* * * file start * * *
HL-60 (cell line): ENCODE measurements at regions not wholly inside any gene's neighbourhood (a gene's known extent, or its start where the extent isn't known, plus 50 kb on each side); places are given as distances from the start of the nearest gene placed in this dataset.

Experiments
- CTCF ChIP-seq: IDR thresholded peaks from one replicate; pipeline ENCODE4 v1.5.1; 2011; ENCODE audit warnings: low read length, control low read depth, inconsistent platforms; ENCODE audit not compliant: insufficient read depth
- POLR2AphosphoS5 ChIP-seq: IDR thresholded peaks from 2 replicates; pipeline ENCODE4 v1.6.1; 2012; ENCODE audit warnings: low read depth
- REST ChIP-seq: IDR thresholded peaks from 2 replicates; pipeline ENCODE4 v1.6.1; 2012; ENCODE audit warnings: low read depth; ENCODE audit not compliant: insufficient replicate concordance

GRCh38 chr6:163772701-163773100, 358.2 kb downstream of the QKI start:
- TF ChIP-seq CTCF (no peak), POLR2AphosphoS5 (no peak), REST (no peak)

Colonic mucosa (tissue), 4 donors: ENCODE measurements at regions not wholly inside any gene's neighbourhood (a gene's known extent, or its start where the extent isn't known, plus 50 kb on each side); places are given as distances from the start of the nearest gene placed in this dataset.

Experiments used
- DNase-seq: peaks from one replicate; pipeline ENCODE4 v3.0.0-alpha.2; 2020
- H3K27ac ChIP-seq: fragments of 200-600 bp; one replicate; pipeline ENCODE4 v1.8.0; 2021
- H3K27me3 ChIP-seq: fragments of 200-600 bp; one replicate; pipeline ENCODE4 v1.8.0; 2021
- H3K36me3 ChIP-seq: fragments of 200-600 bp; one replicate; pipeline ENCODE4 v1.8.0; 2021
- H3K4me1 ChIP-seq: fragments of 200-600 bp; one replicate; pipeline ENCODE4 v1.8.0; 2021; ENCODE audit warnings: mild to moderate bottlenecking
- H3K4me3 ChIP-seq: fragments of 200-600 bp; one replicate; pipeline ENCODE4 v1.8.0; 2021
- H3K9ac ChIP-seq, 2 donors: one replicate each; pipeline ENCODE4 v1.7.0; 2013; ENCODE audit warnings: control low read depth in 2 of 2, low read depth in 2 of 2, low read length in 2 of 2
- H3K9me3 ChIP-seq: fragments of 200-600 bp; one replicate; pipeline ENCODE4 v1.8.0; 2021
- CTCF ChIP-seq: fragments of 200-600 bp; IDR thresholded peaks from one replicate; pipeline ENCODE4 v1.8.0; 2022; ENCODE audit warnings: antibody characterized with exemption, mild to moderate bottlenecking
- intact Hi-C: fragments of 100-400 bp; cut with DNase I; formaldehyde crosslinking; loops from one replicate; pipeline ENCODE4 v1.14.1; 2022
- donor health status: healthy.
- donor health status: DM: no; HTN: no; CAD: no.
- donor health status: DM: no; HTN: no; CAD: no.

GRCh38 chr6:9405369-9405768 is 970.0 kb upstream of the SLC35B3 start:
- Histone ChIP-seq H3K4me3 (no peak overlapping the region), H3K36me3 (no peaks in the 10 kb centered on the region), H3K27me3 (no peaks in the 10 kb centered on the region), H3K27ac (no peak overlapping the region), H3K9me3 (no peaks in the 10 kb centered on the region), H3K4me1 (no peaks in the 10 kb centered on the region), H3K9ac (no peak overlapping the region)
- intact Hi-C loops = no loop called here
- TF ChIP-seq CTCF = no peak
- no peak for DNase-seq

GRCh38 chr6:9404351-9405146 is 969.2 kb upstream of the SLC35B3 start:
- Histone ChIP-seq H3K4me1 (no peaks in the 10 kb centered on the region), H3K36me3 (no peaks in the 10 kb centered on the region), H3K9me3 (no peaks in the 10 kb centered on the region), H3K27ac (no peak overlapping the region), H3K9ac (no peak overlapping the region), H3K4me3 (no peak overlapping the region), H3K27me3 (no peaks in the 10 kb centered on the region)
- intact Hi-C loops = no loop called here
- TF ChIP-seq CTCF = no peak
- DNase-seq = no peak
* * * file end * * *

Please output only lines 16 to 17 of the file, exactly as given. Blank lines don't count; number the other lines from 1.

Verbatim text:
- H3K9ac ChIP-seq, 2 donors: one replicate each; pipeline ENCODE4 v1.7.0; 2013; ENCODE audit warnings: control low read depth in 2 of 2, low read depth in 2 of 2, low read length in 2 of 2
- H3K9me3 ChIP-seq: fragments of 200-600 bp; one replicate; pipeline ENCODE4 v1.8.0; 2021